But the Angel Island machinery failed again two days later, forcing Juliet to repeat her exhausting ordeal. When the weather cleared she summoned the lighthouse engineer to make repairs. Juliet Nichols received a letter of commendation from the Lighthouse Board for her dedication to duty.

Her entire career at Angel Island was a battle with fog; her log recorded periods as long as eighty hours at a time. During many of these she had to strike the bell by hand. Angel Island was one of the worst hazards in San Francisco Bay, and Juliet took her duties very seriously. Her devotion to duty is an example to all those who serve in the Coast Guard, She retired in 1914 and lived privately in the hills of Oakland, California, until her death in 1947. She is buried at Mountain View Cemetery, Oakland. A building is named in her honor at the Coast Guard Training Center, Petaluma, California.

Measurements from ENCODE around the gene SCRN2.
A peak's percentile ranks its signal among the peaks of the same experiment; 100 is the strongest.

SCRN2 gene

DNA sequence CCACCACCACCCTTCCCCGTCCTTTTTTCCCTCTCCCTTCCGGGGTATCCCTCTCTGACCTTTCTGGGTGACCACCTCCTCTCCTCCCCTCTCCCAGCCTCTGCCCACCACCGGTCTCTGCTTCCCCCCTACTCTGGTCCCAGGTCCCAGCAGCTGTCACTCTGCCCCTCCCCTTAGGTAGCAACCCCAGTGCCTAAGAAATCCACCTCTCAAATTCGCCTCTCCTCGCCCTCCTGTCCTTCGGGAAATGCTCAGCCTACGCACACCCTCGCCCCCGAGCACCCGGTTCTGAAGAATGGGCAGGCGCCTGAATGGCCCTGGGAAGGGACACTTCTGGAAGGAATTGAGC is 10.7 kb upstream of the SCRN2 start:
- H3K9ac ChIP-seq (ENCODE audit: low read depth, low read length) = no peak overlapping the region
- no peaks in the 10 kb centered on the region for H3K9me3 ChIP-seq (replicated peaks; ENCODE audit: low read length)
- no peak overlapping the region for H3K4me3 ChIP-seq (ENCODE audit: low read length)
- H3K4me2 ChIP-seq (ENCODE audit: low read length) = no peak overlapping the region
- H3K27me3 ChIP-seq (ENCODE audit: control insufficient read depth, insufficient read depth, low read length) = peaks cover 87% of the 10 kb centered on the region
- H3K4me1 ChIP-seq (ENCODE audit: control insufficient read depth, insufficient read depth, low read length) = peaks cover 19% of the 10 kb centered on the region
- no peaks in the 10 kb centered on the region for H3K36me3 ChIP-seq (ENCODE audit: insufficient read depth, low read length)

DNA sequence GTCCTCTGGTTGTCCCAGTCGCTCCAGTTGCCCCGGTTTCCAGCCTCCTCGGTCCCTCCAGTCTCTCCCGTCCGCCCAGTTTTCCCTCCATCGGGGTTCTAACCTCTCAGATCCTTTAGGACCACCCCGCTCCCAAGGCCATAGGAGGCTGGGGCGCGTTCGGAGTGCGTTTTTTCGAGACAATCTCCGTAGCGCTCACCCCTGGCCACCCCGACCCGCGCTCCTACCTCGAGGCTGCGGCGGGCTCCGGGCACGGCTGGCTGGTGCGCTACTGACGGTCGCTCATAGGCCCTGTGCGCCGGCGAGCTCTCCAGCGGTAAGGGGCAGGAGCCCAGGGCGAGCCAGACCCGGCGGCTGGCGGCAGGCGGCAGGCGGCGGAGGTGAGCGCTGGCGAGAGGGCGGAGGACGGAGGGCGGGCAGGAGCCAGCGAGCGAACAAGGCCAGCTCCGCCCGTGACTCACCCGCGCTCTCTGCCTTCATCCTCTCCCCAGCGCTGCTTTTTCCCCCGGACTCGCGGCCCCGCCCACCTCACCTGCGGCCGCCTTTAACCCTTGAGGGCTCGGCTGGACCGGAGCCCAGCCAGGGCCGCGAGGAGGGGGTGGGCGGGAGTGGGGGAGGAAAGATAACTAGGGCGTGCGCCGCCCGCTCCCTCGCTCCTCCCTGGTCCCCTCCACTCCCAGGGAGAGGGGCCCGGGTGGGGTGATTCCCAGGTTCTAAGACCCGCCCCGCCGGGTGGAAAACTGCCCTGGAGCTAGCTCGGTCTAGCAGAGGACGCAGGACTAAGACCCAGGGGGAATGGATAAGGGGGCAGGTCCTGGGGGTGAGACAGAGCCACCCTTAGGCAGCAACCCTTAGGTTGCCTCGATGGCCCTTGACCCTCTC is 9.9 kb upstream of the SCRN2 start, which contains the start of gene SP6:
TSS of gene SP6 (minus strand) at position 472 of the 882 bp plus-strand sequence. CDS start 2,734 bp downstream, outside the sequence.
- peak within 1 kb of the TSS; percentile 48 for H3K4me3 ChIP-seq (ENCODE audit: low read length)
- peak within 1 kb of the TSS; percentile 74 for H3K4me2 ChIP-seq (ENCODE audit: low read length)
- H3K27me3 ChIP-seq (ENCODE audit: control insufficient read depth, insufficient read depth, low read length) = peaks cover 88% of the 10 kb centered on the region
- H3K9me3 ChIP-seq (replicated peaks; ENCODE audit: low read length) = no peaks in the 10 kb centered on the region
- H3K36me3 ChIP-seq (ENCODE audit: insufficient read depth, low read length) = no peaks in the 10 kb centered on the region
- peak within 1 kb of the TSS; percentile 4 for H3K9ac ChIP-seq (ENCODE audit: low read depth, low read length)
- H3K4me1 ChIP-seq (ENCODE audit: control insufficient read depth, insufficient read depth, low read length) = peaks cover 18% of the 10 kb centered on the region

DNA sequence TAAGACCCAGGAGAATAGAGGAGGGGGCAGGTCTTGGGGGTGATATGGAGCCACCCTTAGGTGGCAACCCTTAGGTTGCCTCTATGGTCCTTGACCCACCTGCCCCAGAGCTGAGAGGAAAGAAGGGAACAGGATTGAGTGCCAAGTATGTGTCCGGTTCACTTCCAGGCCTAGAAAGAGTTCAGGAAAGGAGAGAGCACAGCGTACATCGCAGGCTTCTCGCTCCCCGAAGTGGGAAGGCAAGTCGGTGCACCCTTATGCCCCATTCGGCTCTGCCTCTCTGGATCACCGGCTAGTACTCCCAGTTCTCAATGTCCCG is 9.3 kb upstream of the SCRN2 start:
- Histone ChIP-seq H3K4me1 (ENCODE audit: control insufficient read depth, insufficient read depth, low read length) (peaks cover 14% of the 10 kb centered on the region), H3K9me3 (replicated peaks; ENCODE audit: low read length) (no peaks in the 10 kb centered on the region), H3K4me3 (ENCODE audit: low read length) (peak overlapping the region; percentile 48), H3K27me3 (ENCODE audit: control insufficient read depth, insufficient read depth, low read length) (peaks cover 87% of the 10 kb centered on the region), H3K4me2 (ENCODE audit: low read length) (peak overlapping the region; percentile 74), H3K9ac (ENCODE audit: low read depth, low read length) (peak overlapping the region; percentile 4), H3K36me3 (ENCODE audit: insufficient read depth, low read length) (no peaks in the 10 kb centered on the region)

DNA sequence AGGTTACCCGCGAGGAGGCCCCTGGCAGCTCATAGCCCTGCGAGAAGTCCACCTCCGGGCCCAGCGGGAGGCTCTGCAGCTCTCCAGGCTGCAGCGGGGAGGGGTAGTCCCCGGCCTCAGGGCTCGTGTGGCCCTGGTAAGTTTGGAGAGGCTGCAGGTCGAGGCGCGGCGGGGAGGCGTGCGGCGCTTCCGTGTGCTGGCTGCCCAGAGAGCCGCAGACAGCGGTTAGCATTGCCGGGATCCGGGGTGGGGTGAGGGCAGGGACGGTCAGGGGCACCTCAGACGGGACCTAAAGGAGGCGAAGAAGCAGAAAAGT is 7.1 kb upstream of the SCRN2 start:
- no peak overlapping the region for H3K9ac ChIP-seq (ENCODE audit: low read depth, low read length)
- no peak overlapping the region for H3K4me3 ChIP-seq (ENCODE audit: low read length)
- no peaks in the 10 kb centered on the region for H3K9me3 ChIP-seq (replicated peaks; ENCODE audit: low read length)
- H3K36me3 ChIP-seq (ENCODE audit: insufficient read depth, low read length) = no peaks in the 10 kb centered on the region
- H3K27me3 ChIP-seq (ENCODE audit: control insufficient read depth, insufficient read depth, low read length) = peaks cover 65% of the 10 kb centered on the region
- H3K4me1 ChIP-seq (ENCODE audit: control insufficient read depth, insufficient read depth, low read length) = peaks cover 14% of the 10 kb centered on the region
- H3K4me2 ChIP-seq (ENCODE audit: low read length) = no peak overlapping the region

From the Naval History and Heritage Command:

Midshipman, 28 September, 1861. Graduated 24 September, 1865. Ensign, 1 December, 1866. Master, 12 March, 1868. Lieutenant, 26 March, 1869. Lieutenant Commander, 1 January, 1881. Commander, 25 June, 1891. Captain, 3 March, 1899. Died 10 June 1899.

Navy Directories & Officer Registers

The "Register of Commissioned and Warrant Officers of the United States Navy and Marine Corps" was published annually from 1815 through at least the 1970s; it provided rank, command or station, and occasionally billet until the beginning of World War II when command/station was no longer included. Scanned copies were reviewed and data entered from the mid-1840s through 1922, when more-frequent Navy Directories were available.